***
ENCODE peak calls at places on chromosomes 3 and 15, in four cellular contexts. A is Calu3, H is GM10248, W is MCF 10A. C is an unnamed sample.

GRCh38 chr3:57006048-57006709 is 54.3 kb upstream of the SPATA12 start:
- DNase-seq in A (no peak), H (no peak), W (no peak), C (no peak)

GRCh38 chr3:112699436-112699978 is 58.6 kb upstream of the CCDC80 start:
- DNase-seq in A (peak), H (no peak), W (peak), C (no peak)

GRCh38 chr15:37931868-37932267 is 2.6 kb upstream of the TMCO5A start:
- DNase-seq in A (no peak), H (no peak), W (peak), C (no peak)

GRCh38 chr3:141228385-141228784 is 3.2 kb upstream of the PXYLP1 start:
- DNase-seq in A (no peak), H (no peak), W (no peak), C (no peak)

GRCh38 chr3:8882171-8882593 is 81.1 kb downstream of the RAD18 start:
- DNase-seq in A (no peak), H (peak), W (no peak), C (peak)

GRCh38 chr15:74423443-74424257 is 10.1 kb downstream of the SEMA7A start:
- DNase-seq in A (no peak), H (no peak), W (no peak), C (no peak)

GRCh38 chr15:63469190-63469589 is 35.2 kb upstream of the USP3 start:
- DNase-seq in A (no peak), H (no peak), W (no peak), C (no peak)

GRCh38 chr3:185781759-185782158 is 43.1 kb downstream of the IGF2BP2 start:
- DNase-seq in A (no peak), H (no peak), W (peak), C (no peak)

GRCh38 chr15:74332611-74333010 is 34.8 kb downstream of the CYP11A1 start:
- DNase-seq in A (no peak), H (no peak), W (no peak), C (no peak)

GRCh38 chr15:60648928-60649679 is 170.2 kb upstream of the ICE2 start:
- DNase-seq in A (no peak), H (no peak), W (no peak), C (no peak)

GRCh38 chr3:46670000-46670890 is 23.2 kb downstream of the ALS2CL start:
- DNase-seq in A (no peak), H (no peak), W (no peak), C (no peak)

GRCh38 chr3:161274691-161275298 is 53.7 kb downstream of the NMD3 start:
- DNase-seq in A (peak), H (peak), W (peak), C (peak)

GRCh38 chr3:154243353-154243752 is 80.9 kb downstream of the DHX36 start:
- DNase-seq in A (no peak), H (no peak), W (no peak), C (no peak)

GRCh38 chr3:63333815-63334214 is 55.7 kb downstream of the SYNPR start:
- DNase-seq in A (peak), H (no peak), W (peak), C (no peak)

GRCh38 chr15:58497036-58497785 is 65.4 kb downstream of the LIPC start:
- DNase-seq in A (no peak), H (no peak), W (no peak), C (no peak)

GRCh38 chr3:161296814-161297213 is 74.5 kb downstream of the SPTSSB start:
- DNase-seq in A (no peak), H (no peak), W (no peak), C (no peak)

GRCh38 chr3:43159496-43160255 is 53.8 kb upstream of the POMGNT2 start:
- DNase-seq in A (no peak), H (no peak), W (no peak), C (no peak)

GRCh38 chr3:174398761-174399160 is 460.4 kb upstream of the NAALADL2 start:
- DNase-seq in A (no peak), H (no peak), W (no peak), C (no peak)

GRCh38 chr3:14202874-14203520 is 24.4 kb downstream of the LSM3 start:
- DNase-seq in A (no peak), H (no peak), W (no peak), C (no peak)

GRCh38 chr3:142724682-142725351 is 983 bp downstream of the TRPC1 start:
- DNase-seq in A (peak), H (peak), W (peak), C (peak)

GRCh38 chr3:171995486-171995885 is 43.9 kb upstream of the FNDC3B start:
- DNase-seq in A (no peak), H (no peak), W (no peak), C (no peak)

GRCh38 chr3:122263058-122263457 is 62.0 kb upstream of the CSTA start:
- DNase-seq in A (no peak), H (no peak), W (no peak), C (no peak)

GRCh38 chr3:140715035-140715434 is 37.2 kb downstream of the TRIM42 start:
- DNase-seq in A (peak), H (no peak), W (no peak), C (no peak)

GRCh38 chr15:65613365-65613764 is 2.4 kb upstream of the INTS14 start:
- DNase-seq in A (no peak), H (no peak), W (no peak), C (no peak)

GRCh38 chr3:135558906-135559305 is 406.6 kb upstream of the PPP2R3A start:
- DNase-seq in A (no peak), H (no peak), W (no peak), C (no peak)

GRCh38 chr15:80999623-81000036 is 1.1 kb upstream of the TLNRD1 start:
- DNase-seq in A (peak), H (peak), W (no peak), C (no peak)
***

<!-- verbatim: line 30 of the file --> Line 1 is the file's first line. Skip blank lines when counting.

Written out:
GRCh38 chr15:58497036-58497785 is 65.4 kb downstream of the LIPC start: